Informal Logic 14 (2):93-103 (1992)

Authors
Douglas Walton
University of Windsor
Abstract
This paper, based on research in a forthcoming monograph, Commitment in Dialogue, undertaken jointly with Erik Krabbe, explains several informal fallacies as shifts from one type of dialogue to another. The normative framework is that of a dialogue where two parties reason together, incurring and retracting commitments to various propositions as the dialogue continues. The fallacies studied include the ad hominem, the slippery slope, and many questions
Keywords fallacies, dialogue, ad hominem, slippery slope, argumentation, maieutic function, dark-side commitments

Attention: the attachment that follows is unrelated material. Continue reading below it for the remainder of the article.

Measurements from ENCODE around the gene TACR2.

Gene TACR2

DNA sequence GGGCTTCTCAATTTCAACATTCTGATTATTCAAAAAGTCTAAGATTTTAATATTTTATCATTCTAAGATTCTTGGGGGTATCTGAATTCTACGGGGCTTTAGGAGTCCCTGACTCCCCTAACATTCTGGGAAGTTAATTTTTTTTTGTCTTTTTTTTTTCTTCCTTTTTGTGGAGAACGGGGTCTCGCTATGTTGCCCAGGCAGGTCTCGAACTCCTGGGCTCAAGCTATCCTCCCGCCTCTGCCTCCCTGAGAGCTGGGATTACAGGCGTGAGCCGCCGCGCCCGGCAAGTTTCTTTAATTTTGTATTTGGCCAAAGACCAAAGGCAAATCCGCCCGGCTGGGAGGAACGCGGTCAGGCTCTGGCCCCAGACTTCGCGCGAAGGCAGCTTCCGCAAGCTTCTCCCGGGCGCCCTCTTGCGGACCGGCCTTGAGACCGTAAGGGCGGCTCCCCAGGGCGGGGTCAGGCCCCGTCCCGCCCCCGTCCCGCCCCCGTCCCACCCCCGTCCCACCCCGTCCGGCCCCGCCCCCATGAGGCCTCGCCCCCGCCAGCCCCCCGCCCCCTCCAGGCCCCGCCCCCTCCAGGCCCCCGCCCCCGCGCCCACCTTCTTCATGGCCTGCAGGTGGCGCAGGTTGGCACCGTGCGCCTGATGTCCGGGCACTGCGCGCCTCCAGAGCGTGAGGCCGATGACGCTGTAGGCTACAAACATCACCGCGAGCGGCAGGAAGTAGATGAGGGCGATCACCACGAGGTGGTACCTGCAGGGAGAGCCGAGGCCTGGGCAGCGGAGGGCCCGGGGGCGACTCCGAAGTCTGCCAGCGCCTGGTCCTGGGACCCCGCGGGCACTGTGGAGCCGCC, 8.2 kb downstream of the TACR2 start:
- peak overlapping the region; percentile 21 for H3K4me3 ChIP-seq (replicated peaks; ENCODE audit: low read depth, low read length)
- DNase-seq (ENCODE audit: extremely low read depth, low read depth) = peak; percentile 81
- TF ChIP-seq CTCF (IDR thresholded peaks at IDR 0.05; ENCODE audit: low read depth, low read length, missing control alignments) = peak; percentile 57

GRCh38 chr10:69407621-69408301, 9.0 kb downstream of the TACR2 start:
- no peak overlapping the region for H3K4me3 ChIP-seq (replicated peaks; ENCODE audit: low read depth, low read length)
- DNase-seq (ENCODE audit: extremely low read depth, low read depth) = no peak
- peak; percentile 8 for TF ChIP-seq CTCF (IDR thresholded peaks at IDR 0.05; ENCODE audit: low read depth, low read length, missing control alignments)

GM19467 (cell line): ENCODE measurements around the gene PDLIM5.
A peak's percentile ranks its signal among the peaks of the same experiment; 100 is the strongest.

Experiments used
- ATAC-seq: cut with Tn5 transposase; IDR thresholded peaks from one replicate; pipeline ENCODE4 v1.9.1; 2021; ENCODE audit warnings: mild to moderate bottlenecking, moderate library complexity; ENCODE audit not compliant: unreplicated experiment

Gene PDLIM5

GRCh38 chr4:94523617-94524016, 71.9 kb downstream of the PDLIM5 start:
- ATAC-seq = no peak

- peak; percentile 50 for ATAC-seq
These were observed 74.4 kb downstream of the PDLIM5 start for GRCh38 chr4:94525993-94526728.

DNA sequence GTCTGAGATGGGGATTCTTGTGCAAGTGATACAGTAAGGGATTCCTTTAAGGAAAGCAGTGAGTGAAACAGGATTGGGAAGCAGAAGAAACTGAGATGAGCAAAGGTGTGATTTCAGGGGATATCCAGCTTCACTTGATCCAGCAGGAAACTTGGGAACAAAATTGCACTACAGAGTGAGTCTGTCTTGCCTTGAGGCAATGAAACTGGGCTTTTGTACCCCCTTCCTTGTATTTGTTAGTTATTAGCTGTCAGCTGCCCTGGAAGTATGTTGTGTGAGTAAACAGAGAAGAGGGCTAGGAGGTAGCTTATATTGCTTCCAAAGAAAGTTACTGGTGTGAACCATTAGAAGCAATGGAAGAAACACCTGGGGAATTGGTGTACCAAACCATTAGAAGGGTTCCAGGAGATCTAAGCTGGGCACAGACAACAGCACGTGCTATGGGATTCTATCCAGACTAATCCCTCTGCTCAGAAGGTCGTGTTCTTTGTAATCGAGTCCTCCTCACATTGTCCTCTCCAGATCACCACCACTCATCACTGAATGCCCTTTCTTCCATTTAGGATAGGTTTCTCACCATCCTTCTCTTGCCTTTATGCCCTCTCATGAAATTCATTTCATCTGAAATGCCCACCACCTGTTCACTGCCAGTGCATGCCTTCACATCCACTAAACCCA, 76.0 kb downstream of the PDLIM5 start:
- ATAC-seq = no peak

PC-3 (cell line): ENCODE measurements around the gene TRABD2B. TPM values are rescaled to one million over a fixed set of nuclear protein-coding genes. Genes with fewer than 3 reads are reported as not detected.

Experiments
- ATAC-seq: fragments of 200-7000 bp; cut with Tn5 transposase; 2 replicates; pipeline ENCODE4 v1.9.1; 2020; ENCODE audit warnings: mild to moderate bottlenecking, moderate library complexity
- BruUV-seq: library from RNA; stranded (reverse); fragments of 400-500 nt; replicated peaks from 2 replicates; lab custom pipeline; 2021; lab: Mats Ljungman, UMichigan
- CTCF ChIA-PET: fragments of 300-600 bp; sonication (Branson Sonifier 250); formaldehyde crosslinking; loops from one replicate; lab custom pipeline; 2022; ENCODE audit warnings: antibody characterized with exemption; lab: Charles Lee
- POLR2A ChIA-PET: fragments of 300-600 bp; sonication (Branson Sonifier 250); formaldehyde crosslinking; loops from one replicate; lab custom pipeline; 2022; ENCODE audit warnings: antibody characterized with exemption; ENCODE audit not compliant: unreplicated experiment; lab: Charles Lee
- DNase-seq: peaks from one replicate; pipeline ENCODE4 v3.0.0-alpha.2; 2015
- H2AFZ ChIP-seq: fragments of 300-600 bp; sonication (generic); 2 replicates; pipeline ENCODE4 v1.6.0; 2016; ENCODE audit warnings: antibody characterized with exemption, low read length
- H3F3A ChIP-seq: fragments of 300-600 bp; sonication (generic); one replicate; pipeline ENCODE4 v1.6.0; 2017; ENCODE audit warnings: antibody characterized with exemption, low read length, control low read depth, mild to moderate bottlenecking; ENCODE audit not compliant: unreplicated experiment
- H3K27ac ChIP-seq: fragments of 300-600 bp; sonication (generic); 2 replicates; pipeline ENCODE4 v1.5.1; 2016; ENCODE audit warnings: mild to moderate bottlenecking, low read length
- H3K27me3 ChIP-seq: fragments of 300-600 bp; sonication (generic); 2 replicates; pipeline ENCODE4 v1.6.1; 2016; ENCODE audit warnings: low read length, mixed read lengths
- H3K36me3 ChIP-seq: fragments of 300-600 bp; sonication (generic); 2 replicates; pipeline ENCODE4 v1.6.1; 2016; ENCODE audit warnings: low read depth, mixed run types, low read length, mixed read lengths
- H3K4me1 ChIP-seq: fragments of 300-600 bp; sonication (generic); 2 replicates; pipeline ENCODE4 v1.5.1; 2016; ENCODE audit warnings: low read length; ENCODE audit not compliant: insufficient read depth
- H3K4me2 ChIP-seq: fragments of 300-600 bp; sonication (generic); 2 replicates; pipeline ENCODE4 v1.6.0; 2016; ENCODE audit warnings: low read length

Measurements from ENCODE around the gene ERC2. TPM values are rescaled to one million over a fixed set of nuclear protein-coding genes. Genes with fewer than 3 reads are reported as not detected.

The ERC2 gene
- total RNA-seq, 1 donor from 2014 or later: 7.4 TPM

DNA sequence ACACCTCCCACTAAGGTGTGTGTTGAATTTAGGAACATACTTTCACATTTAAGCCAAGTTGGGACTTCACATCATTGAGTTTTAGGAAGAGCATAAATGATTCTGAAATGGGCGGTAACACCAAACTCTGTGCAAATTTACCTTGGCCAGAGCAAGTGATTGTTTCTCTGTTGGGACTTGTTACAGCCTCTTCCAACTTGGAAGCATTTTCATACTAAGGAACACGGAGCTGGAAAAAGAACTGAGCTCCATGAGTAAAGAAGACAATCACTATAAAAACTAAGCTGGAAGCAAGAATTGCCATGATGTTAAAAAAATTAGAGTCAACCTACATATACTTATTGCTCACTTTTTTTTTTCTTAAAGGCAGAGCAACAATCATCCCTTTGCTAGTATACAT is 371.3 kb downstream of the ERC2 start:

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References found in this work BETA

What's Wrong with Slippery Slope Arguments?Trudy Govier - 1982 - Canadian Journal of Philosophy 12 (2):303 - 316.

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Citations of this work BETA

Refutation by Parallel Argument.André Juthe - 2008 - Argumentation 23 (2):133–169.
The Value of Genetic Fallacies.Andrew C. Ward - 2010 - Informal Logic 30 (1):1-33.

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